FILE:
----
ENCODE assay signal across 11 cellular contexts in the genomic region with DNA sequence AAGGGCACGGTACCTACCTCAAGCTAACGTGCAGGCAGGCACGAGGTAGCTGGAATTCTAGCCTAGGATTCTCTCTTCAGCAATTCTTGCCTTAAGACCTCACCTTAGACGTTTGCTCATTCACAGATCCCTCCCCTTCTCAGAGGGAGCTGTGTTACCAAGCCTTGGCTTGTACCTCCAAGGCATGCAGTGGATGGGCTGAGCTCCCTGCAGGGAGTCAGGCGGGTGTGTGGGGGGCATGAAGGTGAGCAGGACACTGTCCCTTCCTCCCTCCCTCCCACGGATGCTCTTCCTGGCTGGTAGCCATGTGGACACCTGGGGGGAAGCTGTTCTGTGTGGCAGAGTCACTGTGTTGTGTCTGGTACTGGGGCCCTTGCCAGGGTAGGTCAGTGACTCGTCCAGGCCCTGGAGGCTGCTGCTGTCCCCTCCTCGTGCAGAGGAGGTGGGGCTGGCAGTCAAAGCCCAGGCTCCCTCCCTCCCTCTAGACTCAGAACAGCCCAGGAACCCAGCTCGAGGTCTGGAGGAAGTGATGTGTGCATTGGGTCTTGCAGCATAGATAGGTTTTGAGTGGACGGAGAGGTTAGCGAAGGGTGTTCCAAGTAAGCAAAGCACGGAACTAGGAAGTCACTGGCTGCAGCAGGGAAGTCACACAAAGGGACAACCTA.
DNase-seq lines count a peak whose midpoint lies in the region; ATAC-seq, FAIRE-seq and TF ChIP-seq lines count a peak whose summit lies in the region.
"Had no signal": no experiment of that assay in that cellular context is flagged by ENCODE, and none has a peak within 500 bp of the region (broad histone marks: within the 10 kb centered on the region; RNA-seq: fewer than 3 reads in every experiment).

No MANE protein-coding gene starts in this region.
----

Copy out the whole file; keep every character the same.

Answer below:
ENCODE assay signal across 11 cellular contexts in the genomic region with DNA sequence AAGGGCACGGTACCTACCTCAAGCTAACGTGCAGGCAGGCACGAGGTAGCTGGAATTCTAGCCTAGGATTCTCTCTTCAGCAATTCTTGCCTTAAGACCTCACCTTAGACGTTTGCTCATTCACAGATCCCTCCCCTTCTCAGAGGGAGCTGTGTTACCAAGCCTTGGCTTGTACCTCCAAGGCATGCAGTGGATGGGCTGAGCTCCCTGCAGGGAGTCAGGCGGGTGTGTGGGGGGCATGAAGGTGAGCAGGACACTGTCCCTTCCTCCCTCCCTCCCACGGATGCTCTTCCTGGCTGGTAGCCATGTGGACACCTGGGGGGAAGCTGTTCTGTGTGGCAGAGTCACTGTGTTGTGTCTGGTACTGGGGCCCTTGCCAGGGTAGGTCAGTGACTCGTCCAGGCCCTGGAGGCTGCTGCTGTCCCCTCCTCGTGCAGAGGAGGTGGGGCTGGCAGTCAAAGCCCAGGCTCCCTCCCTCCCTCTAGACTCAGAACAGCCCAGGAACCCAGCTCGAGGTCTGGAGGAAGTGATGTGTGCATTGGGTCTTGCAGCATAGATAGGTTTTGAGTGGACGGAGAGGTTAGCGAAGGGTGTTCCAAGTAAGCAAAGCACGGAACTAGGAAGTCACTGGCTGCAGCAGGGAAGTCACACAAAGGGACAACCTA.
DNase-seq lines count a peak whose midpoint lies in the region; ATAC-seq, FAIRE-seq and TF ChIP-seq lines count a peak whose summit lies in the region.
"Had no signal": no experiment of that assay in that cellular context is flagged by ENCODE, and none has a peak within 500 bp of the region (broad histone marks: within the 10 kb centered on the region; RNA-seq: fewer than 3 reads in every experiment).

No MANE protein-coding gene starts in this region.